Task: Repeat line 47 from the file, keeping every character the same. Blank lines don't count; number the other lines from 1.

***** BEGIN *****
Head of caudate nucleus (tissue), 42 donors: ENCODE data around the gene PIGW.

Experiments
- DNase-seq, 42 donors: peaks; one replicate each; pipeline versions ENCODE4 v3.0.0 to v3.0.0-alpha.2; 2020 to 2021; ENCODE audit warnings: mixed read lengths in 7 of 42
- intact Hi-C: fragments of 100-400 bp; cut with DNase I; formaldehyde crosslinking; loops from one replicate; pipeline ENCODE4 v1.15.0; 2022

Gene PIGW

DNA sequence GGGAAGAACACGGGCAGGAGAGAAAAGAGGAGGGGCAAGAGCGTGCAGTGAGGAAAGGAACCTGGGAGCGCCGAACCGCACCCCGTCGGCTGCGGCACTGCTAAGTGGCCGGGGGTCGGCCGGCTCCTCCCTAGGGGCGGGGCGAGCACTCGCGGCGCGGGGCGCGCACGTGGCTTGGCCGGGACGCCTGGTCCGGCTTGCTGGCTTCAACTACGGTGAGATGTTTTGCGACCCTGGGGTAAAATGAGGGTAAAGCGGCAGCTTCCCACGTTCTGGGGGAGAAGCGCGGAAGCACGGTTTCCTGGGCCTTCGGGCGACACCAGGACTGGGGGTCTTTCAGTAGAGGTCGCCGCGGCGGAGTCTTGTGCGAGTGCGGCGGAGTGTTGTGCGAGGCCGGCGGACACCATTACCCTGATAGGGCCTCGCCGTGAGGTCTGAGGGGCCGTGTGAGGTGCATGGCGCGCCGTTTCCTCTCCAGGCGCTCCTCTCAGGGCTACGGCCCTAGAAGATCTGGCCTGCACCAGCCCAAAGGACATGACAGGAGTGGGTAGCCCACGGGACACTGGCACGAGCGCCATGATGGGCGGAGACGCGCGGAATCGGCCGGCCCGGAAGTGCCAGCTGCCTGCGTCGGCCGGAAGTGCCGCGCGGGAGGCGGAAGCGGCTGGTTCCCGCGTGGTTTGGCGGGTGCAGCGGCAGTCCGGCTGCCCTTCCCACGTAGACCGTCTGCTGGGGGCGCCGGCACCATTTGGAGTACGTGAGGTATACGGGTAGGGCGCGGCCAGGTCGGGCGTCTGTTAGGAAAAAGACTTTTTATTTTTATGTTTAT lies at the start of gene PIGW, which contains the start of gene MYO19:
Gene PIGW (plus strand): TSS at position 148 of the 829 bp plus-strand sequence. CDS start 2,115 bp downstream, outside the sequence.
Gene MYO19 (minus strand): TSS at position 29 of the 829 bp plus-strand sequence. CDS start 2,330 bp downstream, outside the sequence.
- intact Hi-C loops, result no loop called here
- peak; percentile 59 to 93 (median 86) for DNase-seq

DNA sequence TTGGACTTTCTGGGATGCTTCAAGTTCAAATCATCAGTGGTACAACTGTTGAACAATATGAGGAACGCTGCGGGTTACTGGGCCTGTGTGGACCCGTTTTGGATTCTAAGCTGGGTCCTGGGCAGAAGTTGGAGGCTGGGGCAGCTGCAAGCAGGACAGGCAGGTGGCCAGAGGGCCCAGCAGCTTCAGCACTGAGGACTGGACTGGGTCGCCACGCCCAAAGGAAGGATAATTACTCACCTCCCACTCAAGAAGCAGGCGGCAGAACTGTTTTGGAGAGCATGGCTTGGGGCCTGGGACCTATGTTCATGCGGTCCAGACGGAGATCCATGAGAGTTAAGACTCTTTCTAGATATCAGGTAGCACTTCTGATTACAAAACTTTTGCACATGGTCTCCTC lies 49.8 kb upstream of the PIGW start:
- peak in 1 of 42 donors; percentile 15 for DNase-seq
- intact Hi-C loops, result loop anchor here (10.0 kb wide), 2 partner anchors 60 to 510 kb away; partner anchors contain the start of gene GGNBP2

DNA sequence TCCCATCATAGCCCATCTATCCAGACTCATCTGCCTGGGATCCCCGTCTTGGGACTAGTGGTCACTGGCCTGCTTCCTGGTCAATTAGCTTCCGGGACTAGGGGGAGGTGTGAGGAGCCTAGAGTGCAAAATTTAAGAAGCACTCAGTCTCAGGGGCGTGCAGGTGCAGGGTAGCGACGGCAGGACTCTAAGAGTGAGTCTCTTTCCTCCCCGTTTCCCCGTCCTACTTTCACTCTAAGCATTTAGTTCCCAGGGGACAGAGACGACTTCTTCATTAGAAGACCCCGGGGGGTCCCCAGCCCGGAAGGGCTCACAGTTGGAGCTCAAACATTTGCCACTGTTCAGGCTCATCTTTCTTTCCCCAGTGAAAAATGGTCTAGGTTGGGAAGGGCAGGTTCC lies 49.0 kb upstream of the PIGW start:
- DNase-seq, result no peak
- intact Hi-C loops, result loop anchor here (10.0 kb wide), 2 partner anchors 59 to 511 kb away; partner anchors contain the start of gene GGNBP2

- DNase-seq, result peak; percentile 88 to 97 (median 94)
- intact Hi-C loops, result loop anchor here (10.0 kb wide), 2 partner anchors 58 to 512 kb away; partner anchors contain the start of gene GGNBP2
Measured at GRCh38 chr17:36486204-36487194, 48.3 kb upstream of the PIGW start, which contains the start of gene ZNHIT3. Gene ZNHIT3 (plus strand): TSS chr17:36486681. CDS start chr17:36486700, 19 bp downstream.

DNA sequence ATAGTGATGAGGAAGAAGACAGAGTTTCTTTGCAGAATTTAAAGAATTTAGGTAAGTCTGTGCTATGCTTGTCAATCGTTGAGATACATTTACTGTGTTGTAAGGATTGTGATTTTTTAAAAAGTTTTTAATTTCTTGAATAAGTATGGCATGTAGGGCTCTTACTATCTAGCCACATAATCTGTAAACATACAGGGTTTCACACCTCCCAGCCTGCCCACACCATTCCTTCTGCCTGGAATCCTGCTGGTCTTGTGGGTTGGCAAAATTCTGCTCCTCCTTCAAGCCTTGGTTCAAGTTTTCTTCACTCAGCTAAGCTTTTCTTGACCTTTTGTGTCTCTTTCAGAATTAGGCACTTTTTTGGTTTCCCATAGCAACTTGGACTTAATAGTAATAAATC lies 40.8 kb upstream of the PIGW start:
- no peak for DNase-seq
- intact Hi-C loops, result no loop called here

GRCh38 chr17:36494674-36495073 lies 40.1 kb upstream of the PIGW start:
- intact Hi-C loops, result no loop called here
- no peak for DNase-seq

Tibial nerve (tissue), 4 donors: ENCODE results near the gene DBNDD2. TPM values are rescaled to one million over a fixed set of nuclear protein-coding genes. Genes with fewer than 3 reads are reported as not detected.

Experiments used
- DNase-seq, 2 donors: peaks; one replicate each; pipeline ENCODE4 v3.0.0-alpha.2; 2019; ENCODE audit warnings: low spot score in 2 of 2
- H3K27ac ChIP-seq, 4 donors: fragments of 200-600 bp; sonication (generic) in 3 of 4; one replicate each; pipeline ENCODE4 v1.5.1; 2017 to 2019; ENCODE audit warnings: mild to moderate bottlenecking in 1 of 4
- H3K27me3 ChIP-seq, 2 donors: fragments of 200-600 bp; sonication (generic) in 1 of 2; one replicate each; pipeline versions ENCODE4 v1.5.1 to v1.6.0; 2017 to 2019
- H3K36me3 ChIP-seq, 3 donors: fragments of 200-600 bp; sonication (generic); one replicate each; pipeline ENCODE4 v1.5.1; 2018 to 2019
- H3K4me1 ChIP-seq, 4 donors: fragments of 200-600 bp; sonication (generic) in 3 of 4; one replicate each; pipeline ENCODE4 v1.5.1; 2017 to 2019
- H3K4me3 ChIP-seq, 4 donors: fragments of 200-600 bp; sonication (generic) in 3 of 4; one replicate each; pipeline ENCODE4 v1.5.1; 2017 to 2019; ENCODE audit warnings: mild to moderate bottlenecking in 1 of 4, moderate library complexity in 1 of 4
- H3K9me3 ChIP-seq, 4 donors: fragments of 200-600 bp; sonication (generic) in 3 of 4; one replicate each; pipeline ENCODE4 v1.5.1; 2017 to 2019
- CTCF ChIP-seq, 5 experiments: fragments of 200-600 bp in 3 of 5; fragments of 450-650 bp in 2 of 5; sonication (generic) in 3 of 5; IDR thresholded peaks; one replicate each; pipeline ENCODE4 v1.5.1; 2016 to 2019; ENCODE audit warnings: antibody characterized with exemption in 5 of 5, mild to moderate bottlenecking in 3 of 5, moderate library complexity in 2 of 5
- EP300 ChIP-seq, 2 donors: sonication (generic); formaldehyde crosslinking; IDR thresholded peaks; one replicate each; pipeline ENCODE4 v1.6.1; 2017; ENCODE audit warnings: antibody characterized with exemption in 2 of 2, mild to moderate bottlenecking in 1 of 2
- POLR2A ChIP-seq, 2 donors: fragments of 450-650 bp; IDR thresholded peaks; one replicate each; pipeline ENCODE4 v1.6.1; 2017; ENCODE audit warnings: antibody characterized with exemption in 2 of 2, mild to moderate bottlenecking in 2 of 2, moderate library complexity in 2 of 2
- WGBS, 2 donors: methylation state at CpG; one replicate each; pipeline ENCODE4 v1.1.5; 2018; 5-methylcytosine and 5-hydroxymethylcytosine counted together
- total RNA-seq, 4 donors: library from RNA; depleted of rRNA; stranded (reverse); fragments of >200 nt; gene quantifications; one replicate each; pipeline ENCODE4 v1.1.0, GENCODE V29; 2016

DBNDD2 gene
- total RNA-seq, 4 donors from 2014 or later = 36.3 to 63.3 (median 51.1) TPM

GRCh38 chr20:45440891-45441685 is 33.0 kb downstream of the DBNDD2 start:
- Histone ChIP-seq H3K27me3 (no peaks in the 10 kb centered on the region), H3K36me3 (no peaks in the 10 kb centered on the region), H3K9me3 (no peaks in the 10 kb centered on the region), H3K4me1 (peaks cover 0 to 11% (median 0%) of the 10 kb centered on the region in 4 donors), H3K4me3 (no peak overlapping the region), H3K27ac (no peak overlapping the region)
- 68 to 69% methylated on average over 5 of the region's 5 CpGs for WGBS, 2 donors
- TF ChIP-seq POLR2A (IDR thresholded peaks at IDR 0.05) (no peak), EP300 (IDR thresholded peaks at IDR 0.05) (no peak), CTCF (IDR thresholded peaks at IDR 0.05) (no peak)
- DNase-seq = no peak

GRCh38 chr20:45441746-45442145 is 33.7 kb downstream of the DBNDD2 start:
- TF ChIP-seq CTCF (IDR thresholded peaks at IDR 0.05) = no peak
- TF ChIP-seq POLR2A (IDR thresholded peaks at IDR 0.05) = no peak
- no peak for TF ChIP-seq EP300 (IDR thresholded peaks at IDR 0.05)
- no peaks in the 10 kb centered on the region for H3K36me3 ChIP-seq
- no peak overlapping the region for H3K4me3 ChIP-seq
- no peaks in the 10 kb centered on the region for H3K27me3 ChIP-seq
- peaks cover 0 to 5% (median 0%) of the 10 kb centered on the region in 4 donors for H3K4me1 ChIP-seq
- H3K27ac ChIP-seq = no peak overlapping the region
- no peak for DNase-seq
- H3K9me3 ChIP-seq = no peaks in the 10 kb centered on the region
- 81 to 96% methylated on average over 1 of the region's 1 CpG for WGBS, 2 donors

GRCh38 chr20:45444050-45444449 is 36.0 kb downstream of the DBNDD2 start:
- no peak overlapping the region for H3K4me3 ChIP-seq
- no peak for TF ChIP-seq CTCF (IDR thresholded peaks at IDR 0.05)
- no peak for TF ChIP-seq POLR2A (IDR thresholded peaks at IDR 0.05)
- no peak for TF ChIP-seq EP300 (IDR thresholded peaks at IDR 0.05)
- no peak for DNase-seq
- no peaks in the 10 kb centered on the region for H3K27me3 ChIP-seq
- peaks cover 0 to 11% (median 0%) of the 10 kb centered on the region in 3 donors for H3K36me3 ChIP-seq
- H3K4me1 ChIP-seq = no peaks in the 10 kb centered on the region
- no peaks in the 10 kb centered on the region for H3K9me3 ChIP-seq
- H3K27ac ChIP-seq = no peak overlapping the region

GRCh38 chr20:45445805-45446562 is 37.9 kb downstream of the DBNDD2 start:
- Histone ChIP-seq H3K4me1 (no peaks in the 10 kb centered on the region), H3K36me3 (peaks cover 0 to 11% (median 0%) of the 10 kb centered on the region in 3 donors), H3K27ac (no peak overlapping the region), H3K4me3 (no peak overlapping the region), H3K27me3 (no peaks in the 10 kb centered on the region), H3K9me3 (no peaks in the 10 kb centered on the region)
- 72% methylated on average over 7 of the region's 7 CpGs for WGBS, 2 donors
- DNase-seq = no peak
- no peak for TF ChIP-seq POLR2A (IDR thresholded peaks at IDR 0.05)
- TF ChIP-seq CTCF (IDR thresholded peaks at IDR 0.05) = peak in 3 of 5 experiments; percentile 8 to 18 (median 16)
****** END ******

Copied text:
GRCh38 chr20:45441746-45442145 is 33.7 kb downstream of the DBNDD2 start: